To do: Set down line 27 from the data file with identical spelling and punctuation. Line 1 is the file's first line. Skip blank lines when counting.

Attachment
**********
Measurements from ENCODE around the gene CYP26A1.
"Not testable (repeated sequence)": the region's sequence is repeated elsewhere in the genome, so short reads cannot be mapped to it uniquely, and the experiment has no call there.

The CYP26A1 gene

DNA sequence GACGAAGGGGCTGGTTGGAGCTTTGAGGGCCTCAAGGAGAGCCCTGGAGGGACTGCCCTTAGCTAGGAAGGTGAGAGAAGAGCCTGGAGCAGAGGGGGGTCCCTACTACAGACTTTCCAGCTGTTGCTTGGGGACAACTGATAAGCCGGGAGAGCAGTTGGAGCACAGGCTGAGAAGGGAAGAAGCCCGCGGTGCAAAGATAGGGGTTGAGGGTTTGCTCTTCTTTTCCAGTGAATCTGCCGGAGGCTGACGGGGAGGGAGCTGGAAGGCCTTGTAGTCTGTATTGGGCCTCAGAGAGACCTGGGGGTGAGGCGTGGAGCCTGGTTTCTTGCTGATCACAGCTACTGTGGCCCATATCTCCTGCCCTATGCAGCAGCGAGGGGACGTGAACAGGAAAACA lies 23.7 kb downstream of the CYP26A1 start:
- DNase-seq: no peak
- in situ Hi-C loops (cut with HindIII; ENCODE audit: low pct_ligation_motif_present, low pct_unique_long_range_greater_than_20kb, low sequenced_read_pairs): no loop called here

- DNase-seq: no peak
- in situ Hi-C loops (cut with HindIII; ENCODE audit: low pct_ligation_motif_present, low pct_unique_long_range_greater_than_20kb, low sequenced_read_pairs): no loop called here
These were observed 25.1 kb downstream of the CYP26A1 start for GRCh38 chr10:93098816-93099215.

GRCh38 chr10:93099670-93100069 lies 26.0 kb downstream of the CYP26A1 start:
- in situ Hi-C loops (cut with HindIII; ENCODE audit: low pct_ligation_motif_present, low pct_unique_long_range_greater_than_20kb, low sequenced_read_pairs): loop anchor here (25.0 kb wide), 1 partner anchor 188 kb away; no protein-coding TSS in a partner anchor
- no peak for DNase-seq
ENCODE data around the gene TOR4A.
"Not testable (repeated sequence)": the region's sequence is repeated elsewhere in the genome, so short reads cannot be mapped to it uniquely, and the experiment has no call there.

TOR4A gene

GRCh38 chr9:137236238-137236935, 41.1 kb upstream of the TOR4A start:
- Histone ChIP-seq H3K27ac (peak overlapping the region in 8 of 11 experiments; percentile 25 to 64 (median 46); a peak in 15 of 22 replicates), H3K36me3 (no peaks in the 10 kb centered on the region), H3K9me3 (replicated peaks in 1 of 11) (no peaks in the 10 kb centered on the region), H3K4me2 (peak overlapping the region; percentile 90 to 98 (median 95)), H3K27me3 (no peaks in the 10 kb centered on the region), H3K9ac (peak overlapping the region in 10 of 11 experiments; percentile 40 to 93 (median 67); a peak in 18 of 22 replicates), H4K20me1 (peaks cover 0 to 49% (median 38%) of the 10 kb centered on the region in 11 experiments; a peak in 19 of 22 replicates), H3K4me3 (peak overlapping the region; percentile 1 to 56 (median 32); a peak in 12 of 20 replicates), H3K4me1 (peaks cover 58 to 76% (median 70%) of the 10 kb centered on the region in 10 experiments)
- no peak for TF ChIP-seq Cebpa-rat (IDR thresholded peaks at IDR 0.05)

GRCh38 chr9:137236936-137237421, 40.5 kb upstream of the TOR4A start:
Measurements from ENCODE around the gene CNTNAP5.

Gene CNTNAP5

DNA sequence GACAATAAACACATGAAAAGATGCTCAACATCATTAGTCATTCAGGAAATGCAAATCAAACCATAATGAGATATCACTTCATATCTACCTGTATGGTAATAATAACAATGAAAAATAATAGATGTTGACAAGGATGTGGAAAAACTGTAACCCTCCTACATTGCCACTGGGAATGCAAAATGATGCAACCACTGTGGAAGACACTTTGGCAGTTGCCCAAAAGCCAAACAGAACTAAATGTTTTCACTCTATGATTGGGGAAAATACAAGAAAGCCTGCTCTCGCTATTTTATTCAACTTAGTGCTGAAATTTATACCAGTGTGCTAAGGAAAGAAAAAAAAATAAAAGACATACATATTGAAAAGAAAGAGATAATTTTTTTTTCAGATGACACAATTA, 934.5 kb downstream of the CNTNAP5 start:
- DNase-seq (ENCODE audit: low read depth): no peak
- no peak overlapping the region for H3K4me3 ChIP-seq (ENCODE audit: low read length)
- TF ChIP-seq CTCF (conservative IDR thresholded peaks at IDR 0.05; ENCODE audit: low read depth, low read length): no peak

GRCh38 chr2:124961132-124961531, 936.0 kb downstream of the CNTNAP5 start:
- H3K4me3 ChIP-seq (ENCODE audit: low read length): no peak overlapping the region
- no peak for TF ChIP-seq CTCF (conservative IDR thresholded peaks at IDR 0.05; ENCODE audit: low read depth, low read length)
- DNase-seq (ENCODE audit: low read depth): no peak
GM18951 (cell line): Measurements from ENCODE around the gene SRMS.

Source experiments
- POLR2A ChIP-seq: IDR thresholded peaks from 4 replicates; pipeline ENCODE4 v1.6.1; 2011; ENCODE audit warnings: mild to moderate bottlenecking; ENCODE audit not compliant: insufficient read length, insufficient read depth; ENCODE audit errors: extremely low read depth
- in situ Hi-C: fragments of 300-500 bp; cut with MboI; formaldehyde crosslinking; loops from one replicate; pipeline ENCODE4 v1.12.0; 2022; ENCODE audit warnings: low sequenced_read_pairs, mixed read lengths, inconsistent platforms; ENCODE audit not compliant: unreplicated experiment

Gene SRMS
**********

- H3K4me3 ChIP-seq (ENCODE audit: low read length): no peak overlapping the region